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This book, an important docu of history- is facinating. It was a time of youth and important lessons, and struggle for so many and a time where the neighborhood was raw. I love seeing Ash's tour with the book, caught her in 2 cities and was interested in the q and a as well as people's reactions to holding this book. It was like a yearbook in some cases. Made me smile.
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This book is GORGEOUS, start to finish. If you love New York street photography it's a must have. I buy a lot of photography and design books and rarely do they have this many pages of jaw dropping images (I'm going to say never?). It really feels museum quality. Someone familiar with the squatter movement will love this book, but those who aren't will appreciate it just as much--as both a fascinating piece of historical reference, and a beautiful work of art.
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Powerful images capture a moment in history that many won't believe happened in NYC not even 25 years ago. Opening the book was like opening a time capsule from my childhood, but it also tells a story of fighting for your rights and not conforming to the system. It will be featured on my coffee table for years to come.
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The world depicted in the pages of this book, seems so far away...though I was ( vaguely ) aware of it at the time...Now it seems hard to imagine. I could pour over the images in this book for hours at a time.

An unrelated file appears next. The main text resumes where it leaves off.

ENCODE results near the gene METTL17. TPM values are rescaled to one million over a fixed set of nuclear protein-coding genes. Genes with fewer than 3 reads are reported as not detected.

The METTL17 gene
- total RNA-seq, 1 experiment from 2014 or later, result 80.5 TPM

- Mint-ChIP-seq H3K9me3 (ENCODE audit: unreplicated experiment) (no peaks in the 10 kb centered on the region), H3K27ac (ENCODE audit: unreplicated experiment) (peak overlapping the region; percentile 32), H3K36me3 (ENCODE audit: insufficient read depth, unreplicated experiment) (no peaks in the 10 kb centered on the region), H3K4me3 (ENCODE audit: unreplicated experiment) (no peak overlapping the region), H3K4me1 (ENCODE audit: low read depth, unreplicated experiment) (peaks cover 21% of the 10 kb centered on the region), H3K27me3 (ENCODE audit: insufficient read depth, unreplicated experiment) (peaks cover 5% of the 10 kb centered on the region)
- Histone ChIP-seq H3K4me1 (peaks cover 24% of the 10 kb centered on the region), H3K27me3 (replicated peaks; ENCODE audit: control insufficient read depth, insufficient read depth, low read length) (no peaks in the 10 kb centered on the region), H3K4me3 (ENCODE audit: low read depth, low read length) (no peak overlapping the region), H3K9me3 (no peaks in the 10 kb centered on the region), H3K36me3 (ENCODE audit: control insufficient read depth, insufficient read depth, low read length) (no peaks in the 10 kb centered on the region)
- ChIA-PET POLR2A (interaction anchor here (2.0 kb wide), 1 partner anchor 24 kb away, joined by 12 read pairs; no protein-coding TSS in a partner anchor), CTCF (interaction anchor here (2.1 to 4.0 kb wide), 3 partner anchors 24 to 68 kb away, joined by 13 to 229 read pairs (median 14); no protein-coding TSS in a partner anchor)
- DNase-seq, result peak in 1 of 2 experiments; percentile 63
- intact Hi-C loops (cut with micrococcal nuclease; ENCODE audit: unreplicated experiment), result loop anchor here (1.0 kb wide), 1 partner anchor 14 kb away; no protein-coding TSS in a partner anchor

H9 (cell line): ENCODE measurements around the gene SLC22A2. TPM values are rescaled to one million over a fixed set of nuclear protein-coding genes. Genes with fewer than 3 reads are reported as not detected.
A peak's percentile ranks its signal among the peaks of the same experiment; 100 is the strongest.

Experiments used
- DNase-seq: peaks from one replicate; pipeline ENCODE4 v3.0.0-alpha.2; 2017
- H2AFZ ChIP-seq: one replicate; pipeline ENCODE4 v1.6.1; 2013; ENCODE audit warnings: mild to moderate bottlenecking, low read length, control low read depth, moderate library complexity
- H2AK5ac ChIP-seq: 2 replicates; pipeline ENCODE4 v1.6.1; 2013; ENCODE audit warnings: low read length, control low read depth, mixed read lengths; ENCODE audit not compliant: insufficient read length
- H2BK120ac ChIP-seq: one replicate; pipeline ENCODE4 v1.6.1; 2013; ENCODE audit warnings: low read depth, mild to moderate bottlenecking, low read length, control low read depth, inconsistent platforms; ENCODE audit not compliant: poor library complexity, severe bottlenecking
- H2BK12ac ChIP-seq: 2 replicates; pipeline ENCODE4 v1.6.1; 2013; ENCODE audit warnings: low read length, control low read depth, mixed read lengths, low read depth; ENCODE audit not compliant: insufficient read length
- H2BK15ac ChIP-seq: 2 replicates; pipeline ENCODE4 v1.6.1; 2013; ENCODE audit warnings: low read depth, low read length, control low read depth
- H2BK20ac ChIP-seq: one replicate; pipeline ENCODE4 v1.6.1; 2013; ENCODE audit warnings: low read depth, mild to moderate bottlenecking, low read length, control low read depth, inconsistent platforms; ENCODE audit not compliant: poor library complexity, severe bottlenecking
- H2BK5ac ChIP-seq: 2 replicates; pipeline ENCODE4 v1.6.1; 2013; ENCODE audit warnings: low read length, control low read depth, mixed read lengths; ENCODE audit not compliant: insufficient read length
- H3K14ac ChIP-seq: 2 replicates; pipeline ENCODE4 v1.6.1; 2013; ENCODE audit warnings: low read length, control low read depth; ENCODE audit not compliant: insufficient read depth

One of this things that I find compelling and stands out about these images is that Ms. Thayer manages to convey a sense of respect and camaraderie for/with the people who are her subjects in the book. This is touched on in the text. These could be photos of people on the way down. The images don't read that way. In the author's capable viewfinder we see people, making (and fighting for) their world in difficult, but relate-able circumstances. While I would think many of the subjects in the book found themselves in these pages while wrestling with their lives, I find the directness and trust and industriousness depicted here very inspiring.
The photos that make up this book are intelligent, sincere and (somewhat counter intuitively) beautiful.
There is text and some explanation as to how the squats worked, who some of the residents were and a few of their stories. I find myself wishing that there were more text and more written about the people, but all told, I feel lucky that this volume exists.
I am very glad the author had the good sense to take the pictures, and keep taking the pictures and recognize their worth later and generously share them with us.